The Beef Awards: The Most Improved Player

The Kardashian Effect strikes again

To award Kevin Love with the NBA’s Most Improved Player Award is to ignore the fact that his numbers have not seen a dramatic change from last season to this one. It seems as though the media want to give him the award just because they cannot justify to themselves that he deserves any of the other awards. Kevin Love’s monumental season is merely the result of finally receiving the playing time that he deserves.

If one takes a quick glance at Love’s numbers from 2009-10 and 2010-11 it is easy to see that there is no great marked improvement. His Per 36 Minutes numbers, which are a good indication of a player’s performance, are virtually identical.

Per 36 Minutes:

Where he did see dramatic improvement was in his three-point shooting percentage and in his defensive rebounding percentage. In 2009-10 his defensive rebounding percentage was 28.6 percent. In 2010-11 it jumped to 34.2 percent which leads the entire league. However, his total rebounding percentage did not improve much from last season to this as it ticked up only 2.1 percent from 21.5 to 23.6, which is the top mark in the league as well.

Do not get us wrong, here at the Beef Love is one of our favorite players in the entire league. That said, we knew what was coming and what to expect out of him. The numbers have always been there so this season was not a shock in the least bit. (I wrote about his numbers in-depth back in September.) Because it was apparent that Love was going to excel with more minutes and because his numbers have not dramatically changed he cannot be considered the Most Improved Player. He has improved but not unexpectedly. The media should not give him this award just because they cannot justify giving him any votes for MVP.

Kris Humphries is probably the most famous player in the NBA in circles who could care less about basketball. Too bad for them that they are not privy to the best season in his career. Humphries is our pick for the NBA’s Most Improved Player Award. It is likely that he will get no votes from those who are part of the voting committee (the sports media) but he gets ours.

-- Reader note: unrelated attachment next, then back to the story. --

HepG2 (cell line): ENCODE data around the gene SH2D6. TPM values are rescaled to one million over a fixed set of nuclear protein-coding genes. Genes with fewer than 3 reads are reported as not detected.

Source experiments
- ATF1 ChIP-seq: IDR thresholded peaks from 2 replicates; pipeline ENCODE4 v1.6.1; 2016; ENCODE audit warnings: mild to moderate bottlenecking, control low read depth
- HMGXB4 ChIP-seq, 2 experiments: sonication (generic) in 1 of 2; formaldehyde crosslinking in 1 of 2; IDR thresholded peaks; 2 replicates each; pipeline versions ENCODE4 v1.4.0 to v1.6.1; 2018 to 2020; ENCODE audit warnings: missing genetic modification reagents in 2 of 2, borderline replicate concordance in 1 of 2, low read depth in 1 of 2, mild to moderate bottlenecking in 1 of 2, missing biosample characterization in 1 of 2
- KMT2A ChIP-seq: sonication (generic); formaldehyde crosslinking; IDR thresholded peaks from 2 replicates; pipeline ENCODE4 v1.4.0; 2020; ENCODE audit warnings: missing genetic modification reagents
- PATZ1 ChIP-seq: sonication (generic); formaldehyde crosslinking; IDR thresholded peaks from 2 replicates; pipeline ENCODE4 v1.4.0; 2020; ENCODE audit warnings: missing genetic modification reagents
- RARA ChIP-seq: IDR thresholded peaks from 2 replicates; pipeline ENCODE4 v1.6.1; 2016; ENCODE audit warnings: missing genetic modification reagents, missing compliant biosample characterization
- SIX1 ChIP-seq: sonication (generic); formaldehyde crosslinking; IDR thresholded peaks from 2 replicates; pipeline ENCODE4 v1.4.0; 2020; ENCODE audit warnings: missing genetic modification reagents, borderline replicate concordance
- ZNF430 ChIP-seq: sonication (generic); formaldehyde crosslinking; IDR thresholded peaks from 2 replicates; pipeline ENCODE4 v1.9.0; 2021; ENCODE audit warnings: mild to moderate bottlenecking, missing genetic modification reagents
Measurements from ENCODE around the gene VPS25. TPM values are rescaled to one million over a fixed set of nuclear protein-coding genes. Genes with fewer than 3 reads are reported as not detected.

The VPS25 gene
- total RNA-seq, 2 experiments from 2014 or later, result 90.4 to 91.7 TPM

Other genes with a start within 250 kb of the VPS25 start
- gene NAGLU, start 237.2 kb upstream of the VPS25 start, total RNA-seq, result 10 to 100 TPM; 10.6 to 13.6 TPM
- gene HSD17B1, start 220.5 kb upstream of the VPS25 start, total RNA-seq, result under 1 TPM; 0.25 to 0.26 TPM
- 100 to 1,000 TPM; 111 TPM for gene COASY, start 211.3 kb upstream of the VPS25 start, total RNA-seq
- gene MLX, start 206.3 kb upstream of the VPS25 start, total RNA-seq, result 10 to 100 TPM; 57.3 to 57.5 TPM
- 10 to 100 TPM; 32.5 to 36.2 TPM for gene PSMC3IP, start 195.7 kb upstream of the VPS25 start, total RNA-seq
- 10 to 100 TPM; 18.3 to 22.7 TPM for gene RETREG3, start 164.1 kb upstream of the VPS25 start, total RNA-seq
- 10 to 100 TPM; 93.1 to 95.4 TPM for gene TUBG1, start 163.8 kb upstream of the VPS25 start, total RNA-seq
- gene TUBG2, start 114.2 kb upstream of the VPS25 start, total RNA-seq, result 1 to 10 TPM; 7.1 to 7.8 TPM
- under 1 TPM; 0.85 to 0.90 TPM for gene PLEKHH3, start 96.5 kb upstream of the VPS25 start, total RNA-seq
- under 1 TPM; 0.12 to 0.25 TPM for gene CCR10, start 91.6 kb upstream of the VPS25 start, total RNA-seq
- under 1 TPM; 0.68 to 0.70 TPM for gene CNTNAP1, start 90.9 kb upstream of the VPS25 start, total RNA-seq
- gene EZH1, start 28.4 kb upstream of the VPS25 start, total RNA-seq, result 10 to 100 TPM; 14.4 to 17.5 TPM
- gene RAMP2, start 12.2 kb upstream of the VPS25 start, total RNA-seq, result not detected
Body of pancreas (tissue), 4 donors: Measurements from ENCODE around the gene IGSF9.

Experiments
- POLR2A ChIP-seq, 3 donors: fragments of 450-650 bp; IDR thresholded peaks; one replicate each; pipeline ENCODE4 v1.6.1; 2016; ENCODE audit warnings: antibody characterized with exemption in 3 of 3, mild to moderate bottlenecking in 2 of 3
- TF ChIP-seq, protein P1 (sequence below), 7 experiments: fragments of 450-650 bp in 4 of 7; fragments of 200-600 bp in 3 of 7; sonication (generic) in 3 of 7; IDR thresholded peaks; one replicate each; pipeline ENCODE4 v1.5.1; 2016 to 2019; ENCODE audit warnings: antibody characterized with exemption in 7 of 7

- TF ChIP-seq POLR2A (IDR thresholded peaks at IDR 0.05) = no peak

Where Love’s improvement was predictable and not overwhelming, Humphries burst out this season from near obscurity. Head Coach Avery Johnson gave him more minutes this season which accounts for his higher per game totals but Humphries dramatically improved his shooting efficiency and is ranked second in the league, behind Love, in both defensive rebounding percentage at 32.3 and total rebounding percentage which is 22.1.

Per Game:

Per 36 Minutes:

Last season, Humphries shot .441 percent from the field. In 2010-11 he increased that number to .527 percent, almost a nine percent increase. To go along with that his true shooting percentage (a measure of shooting efficiency that takes into account two-point field goals, three-point field goals, and free throw shooting) is a career high at .555 percent. Last season his true shooing percentage was .495.

Combine his drastically improved scoring efficiency with the fact that Humphries out-rebounds Dwight Howard in terms of potential rebounds to get while on the floor while ranking in the top eight in all rebounding categories and it is clear to see how good of a season he is having over last. He is doing it all with his usage percentage having  dipped from 21 percent last season to 17.3 in 2010-11. A player usually does not experience the increased success that Humphries has when being used less on each possession. That much is shown when one looks at his Per 36 Minutes numbers. Since last season, his scoring has dropped from 14.4 points per 36 minutes to 12.9. However, Humphries is taking almost two less shots per 36 minutes so the decrease is understandable.

It is pretty apparent why Humphries numbers have seen a dramatic increase: the Kardashian Effect. Yes, Kris Humphries is dating Kim Kardashian and we all know the effect that she has on athletes. Once they start dating her they have nothing but luck and prosperity come their way. It is more than that though. Humphries got a chance to prove himself this season and with extra minutes he showed that he can become one of the top rebounders in the league. Last season he did not crack the top 20 in any rebounding category. This year, along with his second ranked defensive and total rebound percentage, he ranks eighth in defensive rebounds, seventh in total rebounds, fifth in rebounds per game, and fifth in offensive rebound percentage. Improvement such as this should be rewarded and that is why he is our Most Improved Player.


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Filed under 2010-11 Awards, Players

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